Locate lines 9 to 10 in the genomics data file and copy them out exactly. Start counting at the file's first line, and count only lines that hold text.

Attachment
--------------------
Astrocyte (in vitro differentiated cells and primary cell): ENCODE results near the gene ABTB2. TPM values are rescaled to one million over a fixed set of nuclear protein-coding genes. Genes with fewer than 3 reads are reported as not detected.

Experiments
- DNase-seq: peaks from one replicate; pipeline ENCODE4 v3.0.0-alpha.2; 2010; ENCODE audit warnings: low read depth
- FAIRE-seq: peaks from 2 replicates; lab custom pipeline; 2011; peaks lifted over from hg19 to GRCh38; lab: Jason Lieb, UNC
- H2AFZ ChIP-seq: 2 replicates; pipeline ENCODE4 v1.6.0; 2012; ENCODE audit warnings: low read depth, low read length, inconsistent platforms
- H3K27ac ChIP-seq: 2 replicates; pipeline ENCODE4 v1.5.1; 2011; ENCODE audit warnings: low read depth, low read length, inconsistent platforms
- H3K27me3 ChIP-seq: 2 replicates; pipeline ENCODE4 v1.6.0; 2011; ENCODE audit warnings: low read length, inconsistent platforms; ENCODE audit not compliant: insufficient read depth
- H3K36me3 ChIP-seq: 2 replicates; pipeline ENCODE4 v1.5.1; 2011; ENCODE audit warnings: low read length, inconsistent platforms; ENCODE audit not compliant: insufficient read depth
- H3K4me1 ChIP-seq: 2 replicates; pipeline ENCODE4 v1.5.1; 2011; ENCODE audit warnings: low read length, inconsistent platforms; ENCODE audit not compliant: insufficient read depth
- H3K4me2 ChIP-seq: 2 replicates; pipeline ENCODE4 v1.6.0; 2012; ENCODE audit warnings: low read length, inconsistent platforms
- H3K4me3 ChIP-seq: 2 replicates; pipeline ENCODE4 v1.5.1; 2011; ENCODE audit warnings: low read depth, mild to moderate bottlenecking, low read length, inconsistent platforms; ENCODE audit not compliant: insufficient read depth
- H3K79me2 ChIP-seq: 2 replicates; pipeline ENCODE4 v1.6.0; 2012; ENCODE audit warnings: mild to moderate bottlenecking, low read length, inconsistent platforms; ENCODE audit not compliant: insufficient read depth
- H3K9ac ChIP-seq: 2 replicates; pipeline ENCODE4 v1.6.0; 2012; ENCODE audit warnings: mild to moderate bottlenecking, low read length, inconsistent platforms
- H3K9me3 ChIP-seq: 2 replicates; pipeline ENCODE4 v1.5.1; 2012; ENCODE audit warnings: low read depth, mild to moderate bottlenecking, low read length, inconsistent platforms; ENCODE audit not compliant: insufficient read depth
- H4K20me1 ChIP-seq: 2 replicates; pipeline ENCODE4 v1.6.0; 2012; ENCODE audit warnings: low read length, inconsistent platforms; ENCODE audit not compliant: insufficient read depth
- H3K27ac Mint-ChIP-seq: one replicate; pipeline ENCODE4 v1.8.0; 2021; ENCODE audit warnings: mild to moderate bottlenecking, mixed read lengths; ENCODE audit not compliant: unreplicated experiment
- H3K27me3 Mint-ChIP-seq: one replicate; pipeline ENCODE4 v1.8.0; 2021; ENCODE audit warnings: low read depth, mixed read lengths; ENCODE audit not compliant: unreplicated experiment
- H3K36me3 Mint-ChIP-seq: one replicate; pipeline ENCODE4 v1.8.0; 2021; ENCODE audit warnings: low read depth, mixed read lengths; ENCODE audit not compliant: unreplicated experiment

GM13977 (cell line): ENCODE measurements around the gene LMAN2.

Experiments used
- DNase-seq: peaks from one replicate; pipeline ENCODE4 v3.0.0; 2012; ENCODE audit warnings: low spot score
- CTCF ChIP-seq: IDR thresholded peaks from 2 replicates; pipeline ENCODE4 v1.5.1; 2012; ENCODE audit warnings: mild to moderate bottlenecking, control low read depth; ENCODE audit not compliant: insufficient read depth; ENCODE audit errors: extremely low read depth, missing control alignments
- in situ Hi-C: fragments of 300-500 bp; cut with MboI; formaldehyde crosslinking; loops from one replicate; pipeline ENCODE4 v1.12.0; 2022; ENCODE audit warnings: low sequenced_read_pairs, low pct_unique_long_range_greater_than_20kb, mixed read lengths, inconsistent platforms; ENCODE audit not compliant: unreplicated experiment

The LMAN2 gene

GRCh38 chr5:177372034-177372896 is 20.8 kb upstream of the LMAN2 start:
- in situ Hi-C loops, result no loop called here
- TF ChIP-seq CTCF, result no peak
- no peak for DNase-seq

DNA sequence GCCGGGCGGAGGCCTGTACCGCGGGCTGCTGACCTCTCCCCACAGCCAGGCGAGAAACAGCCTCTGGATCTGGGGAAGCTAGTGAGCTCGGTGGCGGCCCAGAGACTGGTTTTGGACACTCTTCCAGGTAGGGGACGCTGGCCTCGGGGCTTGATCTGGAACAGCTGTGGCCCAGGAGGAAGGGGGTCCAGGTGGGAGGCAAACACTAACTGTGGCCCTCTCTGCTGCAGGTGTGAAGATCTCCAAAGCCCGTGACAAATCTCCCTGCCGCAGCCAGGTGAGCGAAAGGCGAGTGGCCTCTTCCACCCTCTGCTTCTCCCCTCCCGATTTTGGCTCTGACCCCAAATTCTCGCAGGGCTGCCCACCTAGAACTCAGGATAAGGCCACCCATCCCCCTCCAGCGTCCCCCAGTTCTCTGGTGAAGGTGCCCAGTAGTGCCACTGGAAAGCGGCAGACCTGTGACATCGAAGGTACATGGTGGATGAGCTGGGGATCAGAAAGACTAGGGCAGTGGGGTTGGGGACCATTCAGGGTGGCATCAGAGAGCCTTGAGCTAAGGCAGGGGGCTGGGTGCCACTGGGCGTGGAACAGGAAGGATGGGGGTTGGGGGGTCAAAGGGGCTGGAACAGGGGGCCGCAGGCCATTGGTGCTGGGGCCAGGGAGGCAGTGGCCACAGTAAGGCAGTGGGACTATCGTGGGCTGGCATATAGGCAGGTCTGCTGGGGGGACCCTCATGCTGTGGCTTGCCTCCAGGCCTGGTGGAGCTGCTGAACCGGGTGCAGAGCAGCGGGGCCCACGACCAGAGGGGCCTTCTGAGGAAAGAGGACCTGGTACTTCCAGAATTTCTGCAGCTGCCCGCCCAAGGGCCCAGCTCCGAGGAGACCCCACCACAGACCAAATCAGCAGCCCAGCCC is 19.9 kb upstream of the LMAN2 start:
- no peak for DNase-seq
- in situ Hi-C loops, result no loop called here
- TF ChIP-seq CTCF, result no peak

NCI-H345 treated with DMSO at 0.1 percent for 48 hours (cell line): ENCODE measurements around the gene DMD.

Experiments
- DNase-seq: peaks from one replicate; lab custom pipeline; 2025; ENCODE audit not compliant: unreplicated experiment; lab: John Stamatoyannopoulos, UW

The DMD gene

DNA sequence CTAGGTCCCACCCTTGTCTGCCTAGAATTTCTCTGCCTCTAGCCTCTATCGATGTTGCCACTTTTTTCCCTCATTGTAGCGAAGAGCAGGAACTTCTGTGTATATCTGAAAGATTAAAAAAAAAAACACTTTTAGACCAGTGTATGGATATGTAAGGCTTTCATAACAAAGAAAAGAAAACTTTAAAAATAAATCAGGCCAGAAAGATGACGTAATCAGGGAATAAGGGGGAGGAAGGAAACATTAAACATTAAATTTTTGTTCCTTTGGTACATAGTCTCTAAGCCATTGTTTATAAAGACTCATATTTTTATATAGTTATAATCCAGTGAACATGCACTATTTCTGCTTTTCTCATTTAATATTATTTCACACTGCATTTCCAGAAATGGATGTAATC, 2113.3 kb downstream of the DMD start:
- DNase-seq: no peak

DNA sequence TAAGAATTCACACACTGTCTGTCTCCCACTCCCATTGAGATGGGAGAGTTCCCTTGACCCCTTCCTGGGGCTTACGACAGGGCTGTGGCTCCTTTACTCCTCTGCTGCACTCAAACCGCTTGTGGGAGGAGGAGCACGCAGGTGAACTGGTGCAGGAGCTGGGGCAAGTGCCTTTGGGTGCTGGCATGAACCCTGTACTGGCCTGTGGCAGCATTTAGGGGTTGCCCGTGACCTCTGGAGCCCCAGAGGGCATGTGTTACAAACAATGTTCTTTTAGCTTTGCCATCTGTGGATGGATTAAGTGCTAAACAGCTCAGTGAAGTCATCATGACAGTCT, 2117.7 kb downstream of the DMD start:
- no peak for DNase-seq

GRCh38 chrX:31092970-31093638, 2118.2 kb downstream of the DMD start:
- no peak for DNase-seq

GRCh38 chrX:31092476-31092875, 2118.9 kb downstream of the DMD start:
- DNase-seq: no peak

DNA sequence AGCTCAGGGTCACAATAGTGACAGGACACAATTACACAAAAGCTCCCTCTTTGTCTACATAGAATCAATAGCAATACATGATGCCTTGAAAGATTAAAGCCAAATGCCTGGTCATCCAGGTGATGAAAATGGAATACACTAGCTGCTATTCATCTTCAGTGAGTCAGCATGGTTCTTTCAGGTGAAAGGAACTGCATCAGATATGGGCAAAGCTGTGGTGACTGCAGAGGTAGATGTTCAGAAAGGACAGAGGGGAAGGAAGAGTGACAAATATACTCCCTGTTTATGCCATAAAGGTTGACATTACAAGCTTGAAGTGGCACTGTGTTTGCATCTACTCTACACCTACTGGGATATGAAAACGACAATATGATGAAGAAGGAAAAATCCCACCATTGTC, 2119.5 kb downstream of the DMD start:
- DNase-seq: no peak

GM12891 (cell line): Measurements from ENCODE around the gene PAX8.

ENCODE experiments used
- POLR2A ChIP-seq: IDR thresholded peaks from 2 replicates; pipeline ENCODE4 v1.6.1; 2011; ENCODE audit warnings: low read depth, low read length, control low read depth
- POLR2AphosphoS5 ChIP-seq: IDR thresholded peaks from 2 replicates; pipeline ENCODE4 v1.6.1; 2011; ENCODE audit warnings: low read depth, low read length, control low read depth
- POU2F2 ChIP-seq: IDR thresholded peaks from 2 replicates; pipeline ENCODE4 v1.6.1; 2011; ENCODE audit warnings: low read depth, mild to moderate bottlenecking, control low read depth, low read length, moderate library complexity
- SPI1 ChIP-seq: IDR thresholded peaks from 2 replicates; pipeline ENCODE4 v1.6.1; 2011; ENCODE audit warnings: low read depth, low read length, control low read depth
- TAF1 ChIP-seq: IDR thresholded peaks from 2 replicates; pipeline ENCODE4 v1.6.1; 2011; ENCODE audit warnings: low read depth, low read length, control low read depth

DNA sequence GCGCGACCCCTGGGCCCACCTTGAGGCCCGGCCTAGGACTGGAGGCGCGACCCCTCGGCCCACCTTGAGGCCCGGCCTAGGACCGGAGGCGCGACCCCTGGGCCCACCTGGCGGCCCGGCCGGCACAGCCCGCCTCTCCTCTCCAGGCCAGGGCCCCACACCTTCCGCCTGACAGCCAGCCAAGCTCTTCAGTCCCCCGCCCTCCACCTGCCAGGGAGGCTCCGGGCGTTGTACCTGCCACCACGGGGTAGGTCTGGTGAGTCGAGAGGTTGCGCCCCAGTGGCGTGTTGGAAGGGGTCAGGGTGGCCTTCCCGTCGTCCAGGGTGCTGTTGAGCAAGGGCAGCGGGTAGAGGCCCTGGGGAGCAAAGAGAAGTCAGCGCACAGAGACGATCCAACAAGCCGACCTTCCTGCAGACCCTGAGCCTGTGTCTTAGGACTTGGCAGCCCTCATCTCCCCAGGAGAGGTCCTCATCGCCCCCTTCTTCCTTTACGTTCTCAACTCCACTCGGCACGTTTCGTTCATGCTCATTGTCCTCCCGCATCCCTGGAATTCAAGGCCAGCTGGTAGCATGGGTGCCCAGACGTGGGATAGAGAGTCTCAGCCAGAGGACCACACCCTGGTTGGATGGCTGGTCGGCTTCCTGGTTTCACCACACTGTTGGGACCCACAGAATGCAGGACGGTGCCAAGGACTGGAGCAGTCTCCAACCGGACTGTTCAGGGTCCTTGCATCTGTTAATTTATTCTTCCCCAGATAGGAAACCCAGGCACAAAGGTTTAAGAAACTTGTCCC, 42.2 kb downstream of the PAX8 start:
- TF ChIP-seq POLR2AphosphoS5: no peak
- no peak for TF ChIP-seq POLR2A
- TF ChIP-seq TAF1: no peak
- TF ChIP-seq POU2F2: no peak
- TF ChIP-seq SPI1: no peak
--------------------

- H3K4me1 ChIP-seq: 2 replicates; pipeline ENCODE4 v1.5.1; 2011; ENCODE audit warnings: low read length, inconsistent platforms; ENCODE audit not compliant: insufficient read depth
- H3K4me2 ChIP-seq: 2 replicates; pipeline ENCODE4 v1.6.0; 2012; ENCODE audit warnings: low read length, inconsistent platforms